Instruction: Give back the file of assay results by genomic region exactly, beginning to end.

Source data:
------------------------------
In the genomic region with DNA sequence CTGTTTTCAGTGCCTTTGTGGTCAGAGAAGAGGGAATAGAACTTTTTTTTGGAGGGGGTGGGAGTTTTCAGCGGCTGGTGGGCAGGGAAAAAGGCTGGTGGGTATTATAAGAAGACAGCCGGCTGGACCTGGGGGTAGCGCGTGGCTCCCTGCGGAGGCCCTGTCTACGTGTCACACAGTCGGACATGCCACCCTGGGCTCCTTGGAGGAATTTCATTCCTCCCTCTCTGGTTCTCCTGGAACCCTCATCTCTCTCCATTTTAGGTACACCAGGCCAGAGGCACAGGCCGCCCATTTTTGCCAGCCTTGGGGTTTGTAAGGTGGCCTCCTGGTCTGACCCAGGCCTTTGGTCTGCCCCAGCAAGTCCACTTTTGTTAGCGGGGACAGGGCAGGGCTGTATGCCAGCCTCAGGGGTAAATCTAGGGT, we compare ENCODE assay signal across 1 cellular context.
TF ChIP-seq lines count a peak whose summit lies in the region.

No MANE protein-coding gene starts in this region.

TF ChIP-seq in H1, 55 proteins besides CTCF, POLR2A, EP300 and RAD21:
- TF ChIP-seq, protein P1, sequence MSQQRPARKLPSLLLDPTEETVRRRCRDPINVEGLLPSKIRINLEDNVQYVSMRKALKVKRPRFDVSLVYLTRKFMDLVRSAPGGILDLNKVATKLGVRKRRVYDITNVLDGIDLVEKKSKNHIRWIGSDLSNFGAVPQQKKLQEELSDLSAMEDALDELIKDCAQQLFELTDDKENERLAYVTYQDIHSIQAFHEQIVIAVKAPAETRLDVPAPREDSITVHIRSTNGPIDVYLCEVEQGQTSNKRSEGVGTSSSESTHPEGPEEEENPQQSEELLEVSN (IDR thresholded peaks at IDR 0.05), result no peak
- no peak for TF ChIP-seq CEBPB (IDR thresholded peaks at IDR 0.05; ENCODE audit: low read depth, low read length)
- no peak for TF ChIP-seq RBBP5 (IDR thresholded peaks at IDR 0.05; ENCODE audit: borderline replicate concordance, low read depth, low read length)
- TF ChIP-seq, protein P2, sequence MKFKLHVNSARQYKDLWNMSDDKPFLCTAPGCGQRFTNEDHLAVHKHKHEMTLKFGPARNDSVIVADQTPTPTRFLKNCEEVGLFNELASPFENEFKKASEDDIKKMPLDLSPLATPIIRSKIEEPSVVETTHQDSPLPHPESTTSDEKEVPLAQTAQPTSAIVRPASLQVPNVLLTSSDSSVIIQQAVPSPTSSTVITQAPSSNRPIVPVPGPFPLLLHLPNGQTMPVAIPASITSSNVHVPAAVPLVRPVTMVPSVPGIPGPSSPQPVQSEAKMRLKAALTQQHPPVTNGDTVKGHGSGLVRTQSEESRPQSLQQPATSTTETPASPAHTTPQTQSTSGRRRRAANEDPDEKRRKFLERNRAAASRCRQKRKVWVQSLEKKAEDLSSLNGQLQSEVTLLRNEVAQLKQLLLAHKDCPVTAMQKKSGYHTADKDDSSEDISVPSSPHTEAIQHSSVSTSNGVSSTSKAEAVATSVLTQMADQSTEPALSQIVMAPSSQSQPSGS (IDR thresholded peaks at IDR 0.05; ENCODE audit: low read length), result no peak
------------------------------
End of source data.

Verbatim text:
In the genomic region with DNA sequence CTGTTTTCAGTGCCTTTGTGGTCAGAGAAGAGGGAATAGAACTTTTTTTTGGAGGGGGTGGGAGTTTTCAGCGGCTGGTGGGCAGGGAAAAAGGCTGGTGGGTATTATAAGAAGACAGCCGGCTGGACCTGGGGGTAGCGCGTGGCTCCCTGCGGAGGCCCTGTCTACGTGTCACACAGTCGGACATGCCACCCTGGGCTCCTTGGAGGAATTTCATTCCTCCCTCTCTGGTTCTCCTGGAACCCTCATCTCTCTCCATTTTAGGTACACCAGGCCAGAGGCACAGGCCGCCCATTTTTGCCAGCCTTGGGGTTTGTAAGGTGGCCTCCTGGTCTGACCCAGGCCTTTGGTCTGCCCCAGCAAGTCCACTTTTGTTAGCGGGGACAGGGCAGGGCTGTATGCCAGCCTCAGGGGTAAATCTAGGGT, we compare ENCODE assay signal across 1 cellular context.
TF ChIP-seq lines count a peak whose summit lies in the region.

No MANE protein-coding gene starts in this region.

TF ChIP-seq in H1, 55 proteins besides CTCF, POLR2A, EP300 and RAD21:
- TF ChIP-seq, protein P1, sequence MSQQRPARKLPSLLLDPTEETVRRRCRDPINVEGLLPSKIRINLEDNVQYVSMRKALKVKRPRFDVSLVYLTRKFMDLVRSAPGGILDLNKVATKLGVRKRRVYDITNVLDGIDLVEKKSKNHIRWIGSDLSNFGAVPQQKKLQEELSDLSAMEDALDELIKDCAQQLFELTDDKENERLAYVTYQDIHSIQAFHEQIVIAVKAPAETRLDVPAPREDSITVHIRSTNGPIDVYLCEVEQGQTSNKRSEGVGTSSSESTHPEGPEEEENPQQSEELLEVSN (IDR thresholded peaks at IDR 0.05), result no peak
- no peak for TF ChIP-seq CEBPB (IDR thresholded peaks at IDR 0.05; ENCODE audit: low read depth, low read length)
- no peak for TF ChIP-seq RBBP5 (IDR thresholded peaks at IDR 0.05; ENCODE audit: borderline replicate concordance, low read depth, low read length)
- TF ChIP-seq, protein P2, sequence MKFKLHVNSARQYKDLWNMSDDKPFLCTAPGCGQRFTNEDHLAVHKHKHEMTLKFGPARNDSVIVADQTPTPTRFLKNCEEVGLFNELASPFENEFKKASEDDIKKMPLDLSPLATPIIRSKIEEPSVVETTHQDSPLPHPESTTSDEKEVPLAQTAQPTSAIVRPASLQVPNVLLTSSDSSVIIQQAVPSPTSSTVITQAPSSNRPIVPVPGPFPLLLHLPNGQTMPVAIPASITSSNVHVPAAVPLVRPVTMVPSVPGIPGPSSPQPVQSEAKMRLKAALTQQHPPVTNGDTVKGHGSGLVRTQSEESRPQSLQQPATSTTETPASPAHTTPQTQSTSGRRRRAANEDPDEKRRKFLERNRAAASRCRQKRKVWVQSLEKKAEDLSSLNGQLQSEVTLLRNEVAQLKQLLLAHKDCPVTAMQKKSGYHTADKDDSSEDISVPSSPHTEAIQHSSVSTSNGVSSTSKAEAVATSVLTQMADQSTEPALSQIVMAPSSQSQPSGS (IDR thresholded peaks at IDR 0.05; ENCODE audit: low read length), result no peak